On July 23, 2013, the House Energy and Commerce Health Subcommittee approved legislation to repeal the Medicare physician fee schedule SGR formula and replace it with a period of stable payment followed by reimbursement linked to quality of care. In the first phase, the legislation would set the fee schedule update for each of years 2014 through 2018 at 0.5%. During this time, the current law payment incentives, such as the PQRS and the EHR Incentive Program will continue. After that 5-year period, providers will receive an annual update of 0.5%, but an additional update adjustment would be based on quality performance under a new Update Incentive Program (UIP). Eligible professionals could choose at any time to opt-out of the fee-for-service program and participate in alternative payment models. The bill also requires the Secretary to implement a system for the periodic reporting by physicians of data on the accuracy of relative values for physician services, such as data relating to service volume and time; the Secretary could provide incentive payments to providers for reporting this data. The bill also directs Medicare to identify improperly valued services to reduce net physician fee schedule expenditures by 1% per year for 2016 through 2018 (not budget neutral). The full Committee is expected to vote on the legislation later this week.
On September 20, 2012, the House Energy and Commerce Committee approved by voice vote H.R. 1063, the Strengthening Medicare and Repaying Taxpayers (SMART) Act. The legislation would make a series of procedural changes to MSP rules intended to “speed up the process of returning money to the Medicare Trust Fund while reducing costly legal barriers for both large and small employers.” The panel also approved on a 16-14 vote H.R. 1206, the Access to Professional Health Insurance Advisors Act. The legislation would amend the Affordable Care Act’s (ACA) health insurance medical loss ratio (MLR) rules to exclude from the calculation of the MLR certain commissions paid to independent insurance brokers and agents. H.R. 1206 also would require HHS to defer to a state's determinations as to whether enforcing the MLR requirement will destabilize their respective individual or small group health insurance markets. Neither bill has been considered by the full House to date.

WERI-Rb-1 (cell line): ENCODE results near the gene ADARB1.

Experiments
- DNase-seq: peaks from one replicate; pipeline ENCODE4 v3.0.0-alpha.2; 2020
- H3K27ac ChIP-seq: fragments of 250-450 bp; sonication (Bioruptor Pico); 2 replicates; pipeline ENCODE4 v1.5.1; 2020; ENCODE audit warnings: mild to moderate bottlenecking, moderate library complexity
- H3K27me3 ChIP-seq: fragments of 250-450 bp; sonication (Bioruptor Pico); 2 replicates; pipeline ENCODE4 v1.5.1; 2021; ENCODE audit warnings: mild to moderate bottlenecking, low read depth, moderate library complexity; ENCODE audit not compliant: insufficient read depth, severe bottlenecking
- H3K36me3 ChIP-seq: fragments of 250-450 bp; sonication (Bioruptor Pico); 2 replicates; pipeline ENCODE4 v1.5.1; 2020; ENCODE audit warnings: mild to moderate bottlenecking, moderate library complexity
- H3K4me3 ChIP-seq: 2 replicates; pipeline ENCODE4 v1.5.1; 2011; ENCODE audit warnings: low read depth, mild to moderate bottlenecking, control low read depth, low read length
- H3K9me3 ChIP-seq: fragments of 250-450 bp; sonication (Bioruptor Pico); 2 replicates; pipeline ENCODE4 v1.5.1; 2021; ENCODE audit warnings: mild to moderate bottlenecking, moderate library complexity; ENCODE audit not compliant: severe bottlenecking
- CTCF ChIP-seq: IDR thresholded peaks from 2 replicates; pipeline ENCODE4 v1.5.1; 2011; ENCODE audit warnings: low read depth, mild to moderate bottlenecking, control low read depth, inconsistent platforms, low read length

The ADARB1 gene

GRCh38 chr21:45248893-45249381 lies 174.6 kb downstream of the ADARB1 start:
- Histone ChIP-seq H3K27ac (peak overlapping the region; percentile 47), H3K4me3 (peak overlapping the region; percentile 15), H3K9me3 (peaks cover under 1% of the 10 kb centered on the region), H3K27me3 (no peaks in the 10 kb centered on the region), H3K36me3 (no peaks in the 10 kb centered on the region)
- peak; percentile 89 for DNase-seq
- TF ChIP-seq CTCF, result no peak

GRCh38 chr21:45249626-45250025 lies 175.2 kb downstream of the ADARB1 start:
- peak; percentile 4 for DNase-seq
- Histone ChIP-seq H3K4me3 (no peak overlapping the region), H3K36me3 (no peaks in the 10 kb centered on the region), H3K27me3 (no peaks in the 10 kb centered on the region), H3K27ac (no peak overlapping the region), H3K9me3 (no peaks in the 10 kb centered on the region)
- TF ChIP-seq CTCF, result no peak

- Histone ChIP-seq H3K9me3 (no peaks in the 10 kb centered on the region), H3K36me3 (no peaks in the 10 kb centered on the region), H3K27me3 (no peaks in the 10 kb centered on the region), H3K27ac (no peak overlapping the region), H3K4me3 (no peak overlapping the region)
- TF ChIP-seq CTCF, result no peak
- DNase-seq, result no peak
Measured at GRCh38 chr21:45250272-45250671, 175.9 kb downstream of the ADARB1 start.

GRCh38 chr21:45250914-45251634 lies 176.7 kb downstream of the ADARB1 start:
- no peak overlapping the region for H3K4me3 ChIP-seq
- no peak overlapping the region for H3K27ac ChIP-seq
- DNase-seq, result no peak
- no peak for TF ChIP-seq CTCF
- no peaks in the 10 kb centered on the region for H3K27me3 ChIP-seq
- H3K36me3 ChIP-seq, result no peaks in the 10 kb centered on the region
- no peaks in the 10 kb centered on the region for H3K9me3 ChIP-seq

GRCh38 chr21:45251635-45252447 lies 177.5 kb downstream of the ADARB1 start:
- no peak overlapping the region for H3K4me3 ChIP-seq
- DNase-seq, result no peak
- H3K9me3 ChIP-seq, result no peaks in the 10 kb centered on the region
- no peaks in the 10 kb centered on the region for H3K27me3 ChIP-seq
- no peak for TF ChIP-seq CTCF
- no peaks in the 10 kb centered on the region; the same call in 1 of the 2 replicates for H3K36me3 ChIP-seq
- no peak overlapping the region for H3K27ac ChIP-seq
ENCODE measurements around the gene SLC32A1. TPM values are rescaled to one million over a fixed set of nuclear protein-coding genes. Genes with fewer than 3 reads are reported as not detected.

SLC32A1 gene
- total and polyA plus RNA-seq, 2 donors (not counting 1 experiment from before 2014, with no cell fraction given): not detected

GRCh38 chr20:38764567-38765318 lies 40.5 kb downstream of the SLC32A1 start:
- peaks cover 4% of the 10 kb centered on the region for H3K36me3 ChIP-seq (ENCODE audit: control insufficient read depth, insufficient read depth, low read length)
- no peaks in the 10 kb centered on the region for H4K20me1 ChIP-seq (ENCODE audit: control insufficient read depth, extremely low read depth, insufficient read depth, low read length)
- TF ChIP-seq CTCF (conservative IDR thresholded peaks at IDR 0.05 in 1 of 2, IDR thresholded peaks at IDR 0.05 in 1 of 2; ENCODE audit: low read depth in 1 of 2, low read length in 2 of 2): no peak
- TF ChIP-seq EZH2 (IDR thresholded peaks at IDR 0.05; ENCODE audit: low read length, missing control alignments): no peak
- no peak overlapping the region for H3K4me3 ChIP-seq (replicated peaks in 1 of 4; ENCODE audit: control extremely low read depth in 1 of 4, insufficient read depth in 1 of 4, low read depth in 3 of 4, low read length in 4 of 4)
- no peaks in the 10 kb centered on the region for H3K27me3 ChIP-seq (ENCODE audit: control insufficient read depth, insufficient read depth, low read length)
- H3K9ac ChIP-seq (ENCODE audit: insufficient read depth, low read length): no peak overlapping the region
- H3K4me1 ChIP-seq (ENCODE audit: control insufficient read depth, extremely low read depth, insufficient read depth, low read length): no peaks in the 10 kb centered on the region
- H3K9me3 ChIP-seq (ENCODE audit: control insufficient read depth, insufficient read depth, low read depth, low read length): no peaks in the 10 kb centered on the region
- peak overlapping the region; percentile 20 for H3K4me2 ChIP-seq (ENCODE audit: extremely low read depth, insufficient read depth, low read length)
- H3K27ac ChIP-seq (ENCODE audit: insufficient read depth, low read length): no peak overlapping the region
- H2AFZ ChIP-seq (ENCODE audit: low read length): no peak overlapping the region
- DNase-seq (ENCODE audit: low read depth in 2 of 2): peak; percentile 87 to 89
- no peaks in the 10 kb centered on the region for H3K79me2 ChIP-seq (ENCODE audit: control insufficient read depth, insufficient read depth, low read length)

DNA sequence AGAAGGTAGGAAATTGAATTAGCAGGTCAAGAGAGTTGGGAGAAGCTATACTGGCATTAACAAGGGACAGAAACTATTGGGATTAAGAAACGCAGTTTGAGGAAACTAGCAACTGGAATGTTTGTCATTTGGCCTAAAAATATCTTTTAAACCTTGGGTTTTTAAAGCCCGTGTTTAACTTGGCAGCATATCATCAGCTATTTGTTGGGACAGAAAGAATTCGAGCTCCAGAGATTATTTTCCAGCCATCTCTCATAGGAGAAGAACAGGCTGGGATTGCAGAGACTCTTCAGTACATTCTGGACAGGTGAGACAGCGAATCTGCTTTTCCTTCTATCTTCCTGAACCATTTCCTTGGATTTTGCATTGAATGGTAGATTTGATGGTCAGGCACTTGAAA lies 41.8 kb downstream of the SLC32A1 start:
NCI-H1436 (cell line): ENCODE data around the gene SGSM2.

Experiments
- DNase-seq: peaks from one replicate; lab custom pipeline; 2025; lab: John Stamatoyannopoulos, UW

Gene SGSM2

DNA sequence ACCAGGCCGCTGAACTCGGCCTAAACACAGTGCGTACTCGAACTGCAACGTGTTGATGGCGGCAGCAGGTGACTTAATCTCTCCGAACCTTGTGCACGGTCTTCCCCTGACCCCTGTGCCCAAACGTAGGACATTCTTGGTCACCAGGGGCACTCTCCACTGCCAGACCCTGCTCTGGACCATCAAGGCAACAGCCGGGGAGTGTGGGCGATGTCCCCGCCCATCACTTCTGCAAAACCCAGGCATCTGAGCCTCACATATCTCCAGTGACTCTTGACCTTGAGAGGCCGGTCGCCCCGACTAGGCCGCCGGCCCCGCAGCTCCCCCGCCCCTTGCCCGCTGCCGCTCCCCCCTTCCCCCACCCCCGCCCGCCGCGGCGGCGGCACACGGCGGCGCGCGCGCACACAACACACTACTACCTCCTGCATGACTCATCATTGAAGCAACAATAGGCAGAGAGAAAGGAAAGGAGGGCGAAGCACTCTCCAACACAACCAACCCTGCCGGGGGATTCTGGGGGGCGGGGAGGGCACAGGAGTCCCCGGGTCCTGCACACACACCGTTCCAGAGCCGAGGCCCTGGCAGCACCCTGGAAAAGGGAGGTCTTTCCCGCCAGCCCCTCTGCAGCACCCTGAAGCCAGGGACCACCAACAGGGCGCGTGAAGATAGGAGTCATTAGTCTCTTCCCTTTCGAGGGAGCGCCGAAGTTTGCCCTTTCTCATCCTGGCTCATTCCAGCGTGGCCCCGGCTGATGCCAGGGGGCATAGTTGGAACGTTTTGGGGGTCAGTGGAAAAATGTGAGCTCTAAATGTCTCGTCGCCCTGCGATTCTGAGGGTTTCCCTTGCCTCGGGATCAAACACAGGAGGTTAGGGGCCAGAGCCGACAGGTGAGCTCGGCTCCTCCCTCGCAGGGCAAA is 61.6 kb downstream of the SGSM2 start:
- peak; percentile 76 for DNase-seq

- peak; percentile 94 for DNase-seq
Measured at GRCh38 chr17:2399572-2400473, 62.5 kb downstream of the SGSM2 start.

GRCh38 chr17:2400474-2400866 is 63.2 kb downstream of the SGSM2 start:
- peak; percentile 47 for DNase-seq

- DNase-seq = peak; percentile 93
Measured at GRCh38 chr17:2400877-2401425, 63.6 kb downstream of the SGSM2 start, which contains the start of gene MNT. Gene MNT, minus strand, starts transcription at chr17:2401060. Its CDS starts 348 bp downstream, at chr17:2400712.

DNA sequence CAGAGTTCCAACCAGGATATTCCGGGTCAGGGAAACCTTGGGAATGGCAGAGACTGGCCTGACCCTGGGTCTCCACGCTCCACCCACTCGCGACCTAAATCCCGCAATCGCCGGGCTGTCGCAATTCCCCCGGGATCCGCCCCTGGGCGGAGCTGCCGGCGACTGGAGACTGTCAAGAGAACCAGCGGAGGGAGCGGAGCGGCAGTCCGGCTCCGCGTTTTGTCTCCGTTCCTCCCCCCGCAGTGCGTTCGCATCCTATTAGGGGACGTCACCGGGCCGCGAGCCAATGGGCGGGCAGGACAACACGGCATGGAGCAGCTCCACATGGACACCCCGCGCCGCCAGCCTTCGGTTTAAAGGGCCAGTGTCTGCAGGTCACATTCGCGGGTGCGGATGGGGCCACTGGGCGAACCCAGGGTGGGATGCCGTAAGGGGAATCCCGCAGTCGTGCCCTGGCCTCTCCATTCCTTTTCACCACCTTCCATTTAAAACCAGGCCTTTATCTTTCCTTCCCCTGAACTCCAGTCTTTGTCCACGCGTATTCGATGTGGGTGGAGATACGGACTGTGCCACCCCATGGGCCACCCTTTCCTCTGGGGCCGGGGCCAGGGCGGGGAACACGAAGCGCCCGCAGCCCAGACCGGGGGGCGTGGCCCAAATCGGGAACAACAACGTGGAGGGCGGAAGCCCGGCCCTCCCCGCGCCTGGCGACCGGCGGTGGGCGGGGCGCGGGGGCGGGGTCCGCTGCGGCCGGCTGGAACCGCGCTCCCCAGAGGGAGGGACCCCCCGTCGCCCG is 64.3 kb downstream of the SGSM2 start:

On July 28, 2010, the House Energy and Commerce Committee approved a variety of health policy bills, including the following: H.R. 903, the “Dental Emergency Responder Act of 2010” (amended); H.R. 1745, the “Family Health Care Accessibility Act of 2010” (amended); H.R. 2923, the “Combat Methamphetamine Enhancement Act of 2010”, H.R. 3199, the “Emergency Medic Transition Act of 2010” (amended); H.R. 3470, the “Nationally Enhancing the Wellbeing of Babies through Outreach and Research Now Act of 2010” (amended); H.R. 5710, the “National All Schedules Prescription Electronic Reporting Reauthorization Act of 2010” (amended); H.R. 5756, the “Training and Research for Autism Improvement Nationwide Act of 2010” (amended); and H.R. 5809, the “Safe Drug Disposal Act of 2010” (amended). The legislation now awaits action by the full House.
The Senate Judiciary Committee has approved S. 369, the Preserve Access to Affordable Generics Act, which generally would prohibit brand name drug companies from compensating generic drug companies to delay the entry of a generic drug into the market. As approved by the Committee, the bill would allow certain settlement agreements between drug companies if they enhance competition, and it would establish penalties for violations of the act.